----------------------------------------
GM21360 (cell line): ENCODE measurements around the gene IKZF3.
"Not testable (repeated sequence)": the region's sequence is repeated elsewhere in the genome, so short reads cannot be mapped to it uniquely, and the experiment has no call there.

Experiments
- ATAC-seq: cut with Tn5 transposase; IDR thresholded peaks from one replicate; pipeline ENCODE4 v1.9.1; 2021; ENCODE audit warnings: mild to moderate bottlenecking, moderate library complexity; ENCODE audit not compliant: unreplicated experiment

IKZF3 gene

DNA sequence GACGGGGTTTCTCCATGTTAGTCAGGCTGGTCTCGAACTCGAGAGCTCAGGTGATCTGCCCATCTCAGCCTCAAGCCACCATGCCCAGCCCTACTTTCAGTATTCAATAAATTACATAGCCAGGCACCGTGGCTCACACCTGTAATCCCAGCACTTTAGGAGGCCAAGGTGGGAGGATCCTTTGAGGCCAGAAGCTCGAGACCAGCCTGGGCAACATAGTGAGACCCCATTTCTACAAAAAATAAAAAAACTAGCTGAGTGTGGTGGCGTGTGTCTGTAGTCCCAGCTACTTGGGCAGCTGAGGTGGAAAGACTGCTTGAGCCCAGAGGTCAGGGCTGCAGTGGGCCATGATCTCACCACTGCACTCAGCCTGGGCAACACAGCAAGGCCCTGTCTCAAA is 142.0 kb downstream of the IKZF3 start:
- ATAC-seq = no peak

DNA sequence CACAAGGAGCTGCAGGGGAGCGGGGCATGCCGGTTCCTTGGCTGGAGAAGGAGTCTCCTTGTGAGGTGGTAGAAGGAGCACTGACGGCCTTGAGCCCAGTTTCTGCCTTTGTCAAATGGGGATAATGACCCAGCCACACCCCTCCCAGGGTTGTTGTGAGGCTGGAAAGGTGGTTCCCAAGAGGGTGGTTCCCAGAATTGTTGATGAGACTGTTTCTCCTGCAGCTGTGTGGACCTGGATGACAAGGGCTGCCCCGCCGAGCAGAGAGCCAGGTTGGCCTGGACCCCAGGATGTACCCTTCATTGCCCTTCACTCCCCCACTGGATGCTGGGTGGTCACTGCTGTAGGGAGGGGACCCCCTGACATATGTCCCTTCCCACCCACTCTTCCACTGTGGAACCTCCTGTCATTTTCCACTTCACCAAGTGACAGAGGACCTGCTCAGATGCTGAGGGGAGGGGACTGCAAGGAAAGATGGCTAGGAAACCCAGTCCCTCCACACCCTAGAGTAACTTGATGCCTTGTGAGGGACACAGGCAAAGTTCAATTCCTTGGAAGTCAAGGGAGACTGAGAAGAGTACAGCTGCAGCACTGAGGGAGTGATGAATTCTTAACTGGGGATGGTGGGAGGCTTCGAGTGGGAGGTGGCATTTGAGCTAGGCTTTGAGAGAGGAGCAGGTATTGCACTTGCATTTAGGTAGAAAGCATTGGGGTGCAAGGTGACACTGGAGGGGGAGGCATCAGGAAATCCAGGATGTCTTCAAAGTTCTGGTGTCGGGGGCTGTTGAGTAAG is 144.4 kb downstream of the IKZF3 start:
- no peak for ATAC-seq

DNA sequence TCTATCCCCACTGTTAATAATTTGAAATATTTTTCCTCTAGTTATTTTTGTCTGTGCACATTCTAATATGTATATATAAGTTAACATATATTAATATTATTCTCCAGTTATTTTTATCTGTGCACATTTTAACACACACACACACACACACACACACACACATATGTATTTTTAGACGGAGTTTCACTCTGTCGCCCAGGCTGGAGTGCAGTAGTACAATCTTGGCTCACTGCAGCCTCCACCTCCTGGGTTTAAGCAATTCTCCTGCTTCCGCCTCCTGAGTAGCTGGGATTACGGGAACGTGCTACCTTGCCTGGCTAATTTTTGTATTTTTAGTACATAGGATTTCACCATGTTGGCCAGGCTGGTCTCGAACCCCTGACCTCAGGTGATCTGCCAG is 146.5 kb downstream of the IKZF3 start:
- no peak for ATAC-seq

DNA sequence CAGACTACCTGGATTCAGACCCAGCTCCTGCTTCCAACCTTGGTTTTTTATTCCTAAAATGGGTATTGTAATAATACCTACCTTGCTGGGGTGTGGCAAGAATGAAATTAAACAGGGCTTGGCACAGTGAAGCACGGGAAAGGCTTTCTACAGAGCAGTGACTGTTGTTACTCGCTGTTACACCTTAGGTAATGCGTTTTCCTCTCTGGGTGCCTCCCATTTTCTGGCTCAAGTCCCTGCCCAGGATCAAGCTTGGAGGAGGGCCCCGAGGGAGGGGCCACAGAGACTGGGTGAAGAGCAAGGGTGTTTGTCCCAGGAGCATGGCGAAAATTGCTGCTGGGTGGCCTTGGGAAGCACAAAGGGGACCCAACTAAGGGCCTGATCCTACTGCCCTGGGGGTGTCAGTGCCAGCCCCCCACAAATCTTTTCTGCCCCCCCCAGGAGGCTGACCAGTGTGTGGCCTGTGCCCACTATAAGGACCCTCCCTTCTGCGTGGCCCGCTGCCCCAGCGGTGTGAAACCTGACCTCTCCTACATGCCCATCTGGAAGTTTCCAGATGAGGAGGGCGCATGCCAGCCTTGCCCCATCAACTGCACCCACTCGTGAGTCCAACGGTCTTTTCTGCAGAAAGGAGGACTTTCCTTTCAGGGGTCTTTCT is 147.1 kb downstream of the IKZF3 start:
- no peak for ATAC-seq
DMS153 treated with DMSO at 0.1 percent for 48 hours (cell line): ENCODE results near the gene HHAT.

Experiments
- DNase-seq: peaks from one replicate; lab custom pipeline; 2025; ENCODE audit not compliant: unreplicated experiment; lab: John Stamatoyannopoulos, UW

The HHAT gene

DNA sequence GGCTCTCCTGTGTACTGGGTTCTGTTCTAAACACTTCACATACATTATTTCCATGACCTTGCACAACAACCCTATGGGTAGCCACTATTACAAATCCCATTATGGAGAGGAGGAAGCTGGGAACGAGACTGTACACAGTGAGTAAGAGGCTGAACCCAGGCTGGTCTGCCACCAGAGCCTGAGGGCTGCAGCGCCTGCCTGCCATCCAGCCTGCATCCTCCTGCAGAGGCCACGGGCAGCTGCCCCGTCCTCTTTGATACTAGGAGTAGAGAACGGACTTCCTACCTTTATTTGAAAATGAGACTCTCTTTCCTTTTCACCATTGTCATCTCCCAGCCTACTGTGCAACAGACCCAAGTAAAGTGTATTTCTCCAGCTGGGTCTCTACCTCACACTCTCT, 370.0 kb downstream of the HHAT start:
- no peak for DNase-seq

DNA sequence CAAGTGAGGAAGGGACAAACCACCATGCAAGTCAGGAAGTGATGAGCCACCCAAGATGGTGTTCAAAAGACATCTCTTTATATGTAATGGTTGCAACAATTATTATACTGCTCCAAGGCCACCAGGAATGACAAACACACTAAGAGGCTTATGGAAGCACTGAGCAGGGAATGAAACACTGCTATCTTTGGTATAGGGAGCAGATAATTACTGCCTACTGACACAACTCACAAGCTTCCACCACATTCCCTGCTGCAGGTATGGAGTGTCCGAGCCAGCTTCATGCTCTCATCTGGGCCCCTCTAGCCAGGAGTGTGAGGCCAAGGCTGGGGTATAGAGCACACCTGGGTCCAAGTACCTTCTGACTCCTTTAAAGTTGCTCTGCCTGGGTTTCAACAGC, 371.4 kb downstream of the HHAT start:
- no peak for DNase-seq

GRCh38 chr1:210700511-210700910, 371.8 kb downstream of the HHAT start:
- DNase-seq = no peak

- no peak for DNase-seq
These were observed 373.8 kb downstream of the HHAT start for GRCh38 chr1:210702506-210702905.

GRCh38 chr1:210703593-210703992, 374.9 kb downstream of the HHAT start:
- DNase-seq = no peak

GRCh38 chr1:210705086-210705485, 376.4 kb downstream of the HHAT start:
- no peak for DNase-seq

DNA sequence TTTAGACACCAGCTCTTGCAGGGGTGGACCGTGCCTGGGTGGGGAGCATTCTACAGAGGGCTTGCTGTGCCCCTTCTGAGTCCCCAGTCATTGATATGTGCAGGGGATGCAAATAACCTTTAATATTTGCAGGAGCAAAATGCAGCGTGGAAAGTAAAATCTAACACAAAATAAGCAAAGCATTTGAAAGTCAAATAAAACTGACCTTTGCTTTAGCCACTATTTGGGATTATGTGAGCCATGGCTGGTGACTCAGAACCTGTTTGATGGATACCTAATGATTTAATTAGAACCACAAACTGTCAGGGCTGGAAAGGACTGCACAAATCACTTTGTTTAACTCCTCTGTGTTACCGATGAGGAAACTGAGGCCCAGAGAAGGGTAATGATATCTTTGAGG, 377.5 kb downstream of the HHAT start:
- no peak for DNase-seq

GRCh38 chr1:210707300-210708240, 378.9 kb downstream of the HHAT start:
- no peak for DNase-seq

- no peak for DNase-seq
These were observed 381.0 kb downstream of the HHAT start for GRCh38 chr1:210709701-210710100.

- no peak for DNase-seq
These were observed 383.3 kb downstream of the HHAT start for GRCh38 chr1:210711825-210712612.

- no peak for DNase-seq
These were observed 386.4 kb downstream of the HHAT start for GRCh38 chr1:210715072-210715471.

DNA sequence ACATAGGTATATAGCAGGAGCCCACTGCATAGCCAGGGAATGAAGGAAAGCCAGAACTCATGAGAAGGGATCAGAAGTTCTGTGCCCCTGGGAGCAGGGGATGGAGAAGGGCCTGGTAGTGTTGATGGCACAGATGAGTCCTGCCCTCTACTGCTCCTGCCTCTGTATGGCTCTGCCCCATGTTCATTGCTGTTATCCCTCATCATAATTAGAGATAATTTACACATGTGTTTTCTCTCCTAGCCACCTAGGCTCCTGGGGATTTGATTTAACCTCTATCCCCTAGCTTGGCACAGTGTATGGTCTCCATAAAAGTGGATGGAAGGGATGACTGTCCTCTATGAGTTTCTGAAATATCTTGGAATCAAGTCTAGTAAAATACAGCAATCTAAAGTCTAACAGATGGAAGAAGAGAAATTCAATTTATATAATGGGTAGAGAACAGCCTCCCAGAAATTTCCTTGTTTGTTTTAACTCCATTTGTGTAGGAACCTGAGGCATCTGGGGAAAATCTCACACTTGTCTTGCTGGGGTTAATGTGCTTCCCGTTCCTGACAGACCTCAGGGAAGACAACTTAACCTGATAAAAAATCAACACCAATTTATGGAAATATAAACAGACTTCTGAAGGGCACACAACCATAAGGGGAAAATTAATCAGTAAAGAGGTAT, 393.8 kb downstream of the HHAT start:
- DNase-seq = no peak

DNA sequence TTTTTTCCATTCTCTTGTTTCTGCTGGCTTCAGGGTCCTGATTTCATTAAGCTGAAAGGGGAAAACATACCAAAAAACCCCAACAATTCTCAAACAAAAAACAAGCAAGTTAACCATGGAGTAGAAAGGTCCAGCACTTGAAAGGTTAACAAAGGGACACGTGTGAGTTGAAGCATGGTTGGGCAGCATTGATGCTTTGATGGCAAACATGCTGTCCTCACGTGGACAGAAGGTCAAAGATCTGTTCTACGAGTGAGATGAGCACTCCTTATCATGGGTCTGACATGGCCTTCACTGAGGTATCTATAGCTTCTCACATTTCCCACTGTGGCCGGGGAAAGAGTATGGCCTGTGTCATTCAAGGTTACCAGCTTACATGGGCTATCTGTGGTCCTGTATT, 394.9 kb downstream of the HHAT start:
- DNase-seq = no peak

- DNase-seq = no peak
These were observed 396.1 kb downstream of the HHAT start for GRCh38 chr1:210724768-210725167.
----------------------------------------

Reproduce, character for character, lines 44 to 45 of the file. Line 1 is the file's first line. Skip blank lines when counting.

- DNase-seq = no peak
These were observed 396.1 kb downstream of the HHAT start for GRCh38 chr1:210724768-210725167.